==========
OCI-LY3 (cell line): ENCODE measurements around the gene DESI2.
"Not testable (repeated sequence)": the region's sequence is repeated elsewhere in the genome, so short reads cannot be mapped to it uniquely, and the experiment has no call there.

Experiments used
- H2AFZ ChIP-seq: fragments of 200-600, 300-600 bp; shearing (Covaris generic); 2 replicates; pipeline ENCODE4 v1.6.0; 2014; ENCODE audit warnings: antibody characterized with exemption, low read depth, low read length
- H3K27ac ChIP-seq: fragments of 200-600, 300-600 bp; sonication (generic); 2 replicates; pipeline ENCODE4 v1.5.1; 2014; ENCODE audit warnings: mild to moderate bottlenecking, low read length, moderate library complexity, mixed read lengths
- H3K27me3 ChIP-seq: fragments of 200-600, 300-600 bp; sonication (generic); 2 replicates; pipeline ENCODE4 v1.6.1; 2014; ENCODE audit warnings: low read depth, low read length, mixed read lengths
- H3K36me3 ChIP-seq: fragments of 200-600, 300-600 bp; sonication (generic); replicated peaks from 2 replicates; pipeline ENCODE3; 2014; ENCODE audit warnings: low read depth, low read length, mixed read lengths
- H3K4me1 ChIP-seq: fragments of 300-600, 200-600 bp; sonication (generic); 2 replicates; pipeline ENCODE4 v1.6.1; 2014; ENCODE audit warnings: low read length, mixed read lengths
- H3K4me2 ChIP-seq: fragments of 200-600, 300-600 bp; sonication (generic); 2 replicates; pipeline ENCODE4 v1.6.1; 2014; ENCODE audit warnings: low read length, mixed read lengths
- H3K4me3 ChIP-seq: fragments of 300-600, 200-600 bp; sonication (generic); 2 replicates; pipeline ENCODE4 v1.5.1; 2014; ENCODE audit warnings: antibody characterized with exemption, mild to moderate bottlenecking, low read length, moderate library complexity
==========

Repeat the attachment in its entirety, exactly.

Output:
OCI-LY3 (cell line): ENCODE measurements around the gene DESI2.
"Not testable (repeated sequence)": the region's sequence is repeated elsewhere in the genome, so short reads cannot be mapped to it uniquely, and the experiment has no call there.

Experiments used
- H2AFZ ChIP-seq: fragments of 200-600, 300-600 bp; shearing (Covaris generic); 2 replicates; pipeline ENCODE4 v1.6.0; 2014; ENCODE audit warnings: antibody characterized with exemption, low read depth, low read length
- H3K27ac ChIP-seq: fragments of 200-600, 300-600 bp; sonication (generic); 2 replicates; pipeline ENCODE4 v1.5.1; 2014; ENCODE audit warnings: mild to moderate bottlenecking, low read length, moderate library complexity, mixed read lengths
- H3K27me3 ChIP-seq: fragments of 200-600, 300-600 bp; sonication (generic); 2 replicates; pipeline ENCODE4 v1.6.1; 2014; ENCODE audit warnings: low read depth, low read length, mixed read lengths
- H3K36me3 ChIP-seq: fragments of 200-600, 300-600 bp; sonication (generic); replicated peaks from 2 replicates; pipeline ENCODE3; 2014; ENCODE audit warnings: low read depth, low read length, mixed read lengths
- H3K4me1 ChIP-seq: fragments of 300-600, 200-600 bp; sonication (generic); 2 replicates; pipeline ENCODE4 v1.6.1; 2014; ENCODE audit warnings: low read length, mixed read lengths
- H3K4me2 ChIP-seq: fragments of 200-600, 300-600 bp; sonication (generic); 2 replicates; pipeline ENCODE4 v1.6.1; 2014; ENCODE audit warnings: low read length, mixed read lengths
- H3K4me3 ChIP-seq: fragments of 300-600, 200-600 bp; sonication (generic); 2 replicates; pipeline ENCODE4 v1.5.1; 2014; ENCODE audit warnings: antibody characterized with exemption, mild to moderate bottlenecking, low read length, moderate library complexity